This collection of original articles brings together for the first time the research on graffiti from a wide range of geographical and chronological contexts and shows how they are interpreted in various fields. Examples range as widely as medieval European cliff carvings to tags on New York subway cars to messages left in library bathrooms. In total, the authors legitimize the study of graffiti as a multidisciplinary pursuit that can produce useful knowledge of individuals, cultures, and nations. The chapters-represent 20 authors from six countries; -offer perspectives of disciplines as diverse as archaeology, history, art history, museum studies, and sociology;
-elicit common themes of authority and its subversion, the identity work of subcultures and countercultures, and presentation of privilege and status.
Troy R. Lovata
, Elizabeth Olton
Left Coast Press Inc
Country of Publication:
30 September 2015
Further / Higher Education
Preface Introduction, Elizabeth Olton and Troy Lovata Section 1: What Can Be Learned From Graffiti Chapter 1: The [Art] History of Graffiti: Speculative Scratches on Narratival Models of a Visual Practice, Oscar E. Vazquez Chapter 2: On The Origins of Anonymous Texts That Appear On Walls, Amardo Rodriguez Chapter 3: Reclaiming the Ruins: A Case Study of Graffiti Heritage Interpretation at the Evergreen Brick Works in Toronto, Bruce Beaton and Shannon Todd Section 2: Understanding Graffiti in Context Chapter 4: Archaeology and Graffiti Carved in Carpathian Rock: The Thracian Horseman or an Early Medieval Image of Power and Authority, Drago Mandescu Chapter 5: Ornament as Armament: Playing Defense in Wildstyle Graffiti, Gabrielle Gopinath Chapter 6: From the Street to the Gallery: A Critical Analysis of the Inseparable Nature of Graffiti and Context, Alexandra K. Duncan Chapter 7: Marked Trees: Exploring the Context of Southern Rocky Mountain Arborglyphs, Troy Lovata Chapter 8: Latrinalia in a Room of One's Own: Language, Gender, Place, Melissa Meade Section 3: Understanding History through Graffiti Chapter 9: Graffiti as Resistance: Early Prehistoric Examples from the Casma Valley of Peru, Shelia Pozorski and Thomas Pozorski Chapter 10: An Alternative History: Graffiti from Room 9, Structure 5d-65, Tikal, Guatemala, Elizabeth Olton Chapter 11: Beyond Art History: Graffiti on Frescoes, Veronique Plesch Section 4: Graffiti as a Witness to Change Chapter 12: Inside the Tunnels: The Artistic Legacy of Anti-Nuclear Activists at a Nevada Peace Camp, Colleen M. Beck, Lauren W. Falvey, and Harold Drollinger Chapter 13: Graffiti in the Heart of Timor Leste, Robert Paton and Kate Rogers Chapter 14: Writing with a Global Accent: Cairo and the Roots/Routes of Conflict Graffiti, John Lennon Section 5: Understanding the Legal and Political Implications of Graffiti Chapter 15: Writing History: How New York City Graffiti Went from Getting Up to Getting Over, Tyson Mitman Chapter 16: Historic Graffiti and Calliglyphs on Two Military Establishments in England, Christopher Daniell Chapter 17: A Wall In Mexico City's Historic Center: Calle Regina 56, Pamela Scheinman Index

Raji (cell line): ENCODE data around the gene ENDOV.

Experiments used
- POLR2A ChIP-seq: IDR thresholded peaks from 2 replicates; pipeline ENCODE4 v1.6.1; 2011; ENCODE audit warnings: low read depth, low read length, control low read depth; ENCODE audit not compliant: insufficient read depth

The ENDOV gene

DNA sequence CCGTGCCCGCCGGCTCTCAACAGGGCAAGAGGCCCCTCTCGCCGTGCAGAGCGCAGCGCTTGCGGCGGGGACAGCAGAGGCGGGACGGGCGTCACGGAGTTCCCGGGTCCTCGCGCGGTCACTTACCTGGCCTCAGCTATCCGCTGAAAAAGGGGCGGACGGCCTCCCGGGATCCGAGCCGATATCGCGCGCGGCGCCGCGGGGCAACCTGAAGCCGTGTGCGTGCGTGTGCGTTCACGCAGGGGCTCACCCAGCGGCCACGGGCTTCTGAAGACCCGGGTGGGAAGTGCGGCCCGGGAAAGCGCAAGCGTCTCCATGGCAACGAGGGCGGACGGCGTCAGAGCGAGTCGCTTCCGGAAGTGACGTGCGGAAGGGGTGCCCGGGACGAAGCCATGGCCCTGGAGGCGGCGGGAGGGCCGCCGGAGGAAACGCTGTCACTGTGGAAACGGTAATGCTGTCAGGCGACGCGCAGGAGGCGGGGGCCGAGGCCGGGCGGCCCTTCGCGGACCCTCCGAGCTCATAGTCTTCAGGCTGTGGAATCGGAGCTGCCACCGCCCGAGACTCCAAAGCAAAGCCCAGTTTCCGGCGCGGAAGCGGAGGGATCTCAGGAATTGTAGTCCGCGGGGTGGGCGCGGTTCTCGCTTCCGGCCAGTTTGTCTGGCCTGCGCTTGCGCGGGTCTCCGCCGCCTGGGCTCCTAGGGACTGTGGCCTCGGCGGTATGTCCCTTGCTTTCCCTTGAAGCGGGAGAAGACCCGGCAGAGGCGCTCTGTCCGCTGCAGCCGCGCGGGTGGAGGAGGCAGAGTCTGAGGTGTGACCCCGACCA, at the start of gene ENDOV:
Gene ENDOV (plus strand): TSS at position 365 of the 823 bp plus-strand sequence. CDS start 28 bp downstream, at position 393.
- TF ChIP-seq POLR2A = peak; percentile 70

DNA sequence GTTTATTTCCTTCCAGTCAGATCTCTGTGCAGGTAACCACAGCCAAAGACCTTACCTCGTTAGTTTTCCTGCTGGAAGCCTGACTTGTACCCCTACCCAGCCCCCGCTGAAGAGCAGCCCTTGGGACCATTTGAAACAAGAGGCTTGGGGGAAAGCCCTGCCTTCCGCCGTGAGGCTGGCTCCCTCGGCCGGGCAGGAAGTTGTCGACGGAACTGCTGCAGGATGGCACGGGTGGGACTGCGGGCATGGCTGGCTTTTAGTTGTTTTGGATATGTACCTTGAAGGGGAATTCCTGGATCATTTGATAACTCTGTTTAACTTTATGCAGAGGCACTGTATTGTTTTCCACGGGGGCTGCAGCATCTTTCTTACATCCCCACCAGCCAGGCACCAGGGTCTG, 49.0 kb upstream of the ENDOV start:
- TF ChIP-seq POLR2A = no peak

Troy Lovata is Associate Professor in the Honors College at the University of New Mexico, USA. For the last 10 years he has taught and researched topics in the Honors College related to public archaeology, the demarcation of public space, and the ways in which people mark the landscape. His research includes: studies of the links between contemporary public art and prehistoric monuments; examination of how people use the past as currency in the present, and using landscape archaeology to study historic carved aspen trees in New Mexico and Colorado. Dr. Lovata has also served as the mayoral appointed Chair of the Albuquerque Arts Board. His book, Inauthentic Archaeologies: Public Uses and Abuses of the Past , was published by Left Coast in 2007. Elizabeth Olton teaches in the Department of Art History at the University of New Mexico, USA and is affiliated with the Institute of American Indian Arts, Santa Fe. With a Ph.D. in Art History from the University of New Mexico, she has also taught at St. MaryAEs Honors College in Maryland and the University of Texas at San Antonio, USA. Through her dissertation research, Dr. Olton became fascinated with ancient Maya graffiti from the Central Acropolis at Tikal.
Reviews for Understanding Graffiti: Multidisciplinary Studies from Prehistory to the Present
The volume provides fodder to consider graffiti in one's everyday environment, as a guide to students and scholars exploring graffiti. In this sense, the editors have achieved what they set out to do, that is, provide an easily accessible, theoretically grounded text, appropriate to utilize in undergraduate classrooms. - David Fazzino, Anthropology News (American Anthropological Association)